Any space enthusiasts out there?
If you’ve read my bit on solar integration into the grid, you’ll know all about my friend who’s spent months using portable panels and is loving it so far! And he’s nothing if not enthusastic about what’s going on in space.
His next big venture is taking a trip to Oregon specifically to get the best view of the total solar eclipse taking place on August 21. It’s going to be an amazing sight for anyone standing in its path…
And it will be quite a big test for natural gas.
Solar farms across the country will be losing some major daylight as the moon crosses the sun’s path.
On one hand, it’s just business as usual for solar energy producers. The energy source is notoriously intermittent, since even the slightest cloud cover can reduce its efficiency.
However, the eclipse will be a unique opportunity to test just how well these solar farms fare with a predictable loss of power.
And, more importantly, it will test the energy infrastructure in place to cover demand when solar energy just isn’t an option.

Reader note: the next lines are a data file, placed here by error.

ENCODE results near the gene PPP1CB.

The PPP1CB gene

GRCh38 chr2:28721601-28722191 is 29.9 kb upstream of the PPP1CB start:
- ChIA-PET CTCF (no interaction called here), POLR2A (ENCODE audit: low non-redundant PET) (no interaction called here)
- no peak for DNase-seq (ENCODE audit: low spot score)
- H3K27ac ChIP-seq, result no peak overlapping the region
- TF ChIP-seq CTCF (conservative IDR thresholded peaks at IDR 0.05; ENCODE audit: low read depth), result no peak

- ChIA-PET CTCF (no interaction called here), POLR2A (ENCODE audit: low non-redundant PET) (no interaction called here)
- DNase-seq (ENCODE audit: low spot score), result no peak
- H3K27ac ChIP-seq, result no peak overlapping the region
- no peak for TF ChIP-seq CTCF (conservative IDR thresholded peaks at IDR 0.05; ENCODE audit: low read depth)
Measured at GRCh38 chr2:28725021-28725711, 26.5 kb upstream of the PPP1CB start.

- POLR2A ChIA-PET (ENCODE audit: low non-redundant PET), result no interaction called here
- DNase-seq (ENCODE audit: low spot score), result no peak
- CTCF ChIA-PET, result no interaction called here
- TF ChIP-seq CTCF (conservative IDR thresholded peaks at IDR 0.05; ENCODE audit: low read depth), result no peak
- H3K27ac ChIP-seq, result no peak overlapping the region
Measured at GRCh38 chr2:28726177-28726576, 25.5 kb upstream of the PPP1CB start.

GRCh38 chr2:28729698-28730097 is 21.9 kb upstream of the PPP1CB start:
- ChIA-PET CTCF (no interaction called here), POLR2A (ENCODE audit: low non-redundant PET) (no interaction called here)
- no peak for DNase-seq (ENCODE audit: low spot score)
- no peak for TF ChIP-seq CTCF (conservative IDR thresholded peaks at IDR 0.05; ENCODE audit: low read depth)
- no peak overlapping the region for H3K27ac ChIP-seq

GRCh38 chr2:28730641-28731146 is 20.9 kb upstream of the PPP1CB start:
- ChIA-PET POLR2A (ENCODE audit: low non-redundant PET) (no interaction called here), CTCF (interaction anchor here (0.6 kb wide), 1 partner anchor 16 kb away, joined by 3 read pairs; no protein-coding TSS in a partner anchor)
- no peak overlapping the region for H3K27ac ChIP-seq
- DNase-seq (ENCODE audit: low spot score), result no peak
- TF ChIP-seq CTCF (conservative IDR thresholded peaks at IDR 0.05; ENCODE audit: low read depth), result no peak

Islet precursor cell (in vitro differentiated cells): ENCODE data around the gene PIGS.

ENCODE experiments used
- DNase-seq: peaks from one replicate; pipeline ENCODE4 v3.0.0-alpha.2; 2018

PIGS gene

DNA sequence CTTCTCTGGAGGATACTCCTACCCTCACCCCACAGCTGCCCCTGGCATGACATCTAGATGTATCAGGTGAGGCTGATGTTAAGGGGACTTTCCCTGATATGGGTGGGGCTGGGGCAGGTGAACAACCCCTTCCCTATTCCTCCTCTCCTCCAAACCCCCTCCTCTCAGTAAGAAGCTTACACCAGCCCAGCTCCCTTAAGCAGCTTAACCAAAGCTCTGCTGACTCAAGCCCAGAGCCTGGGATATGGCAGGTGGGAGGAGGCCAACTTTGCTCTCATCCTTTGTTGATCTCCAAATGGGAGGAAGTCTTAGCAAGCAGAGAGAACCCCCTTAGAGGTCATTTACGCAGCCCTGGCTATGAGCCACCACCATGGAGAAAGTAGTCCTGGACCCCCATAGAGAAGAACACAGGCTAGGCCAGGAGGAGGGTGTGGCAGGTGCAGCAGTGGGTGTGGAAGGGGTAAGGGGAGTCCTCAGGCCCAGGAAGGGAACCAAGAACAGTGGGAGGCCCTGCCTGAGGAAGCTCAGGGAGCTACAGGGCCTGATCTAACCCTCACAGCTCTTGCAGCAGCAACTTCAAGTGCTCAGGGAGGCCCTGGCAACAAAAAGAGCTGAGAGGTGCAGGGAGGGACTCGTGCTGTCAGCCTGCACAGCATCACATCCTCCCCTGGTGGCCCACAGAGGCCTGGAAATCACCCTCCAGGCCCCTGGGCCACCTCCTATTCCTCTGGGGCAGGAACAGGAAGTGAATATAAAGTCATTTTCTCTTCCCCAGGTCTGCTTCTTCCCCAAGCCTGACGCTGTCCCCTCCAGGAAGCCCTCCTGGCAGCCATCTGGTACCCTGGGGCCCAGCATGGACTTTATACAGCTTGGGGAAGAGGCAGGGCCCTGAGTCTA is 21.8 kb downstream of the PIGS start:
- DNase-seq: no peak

Areas along the lines below will see the biggest impact throughout the day:
However, the eclipse’s effects will be felt as far south as California on the west, and as far north as the Carolinas on the east.
So what does natural gas have to do with it?
Well, no matter how efficient solar panels become, we’re still going to need backup power for when the sun isn’t shining. And while energy storage will be a huge part of that in the future, natural gas will be picking up the slack until we’ve got more of it on deck.
According to Bloomberg New Energy Finance, renewables will be supplying as much energy to the U.S. by 2040 as natural gas does today.
But it won’t get that far without the support of more reliable fuels.
The eclipse will be like a test run to see how well natural gas plants can cover the deficit when the sun’s rays just aren’t enough.
Bloomberg estimates that as much as 9,000 megawatts of solar energy may be lost to the eclipse, about the same energy output as 9 nuclear reactors.
With solar capacity growing by the day, we’re going to need a lot more backup for the safety of our energy future.
To continue reading about the eclipse’s effect on U.S. energy, click here to read the Bloomberg article.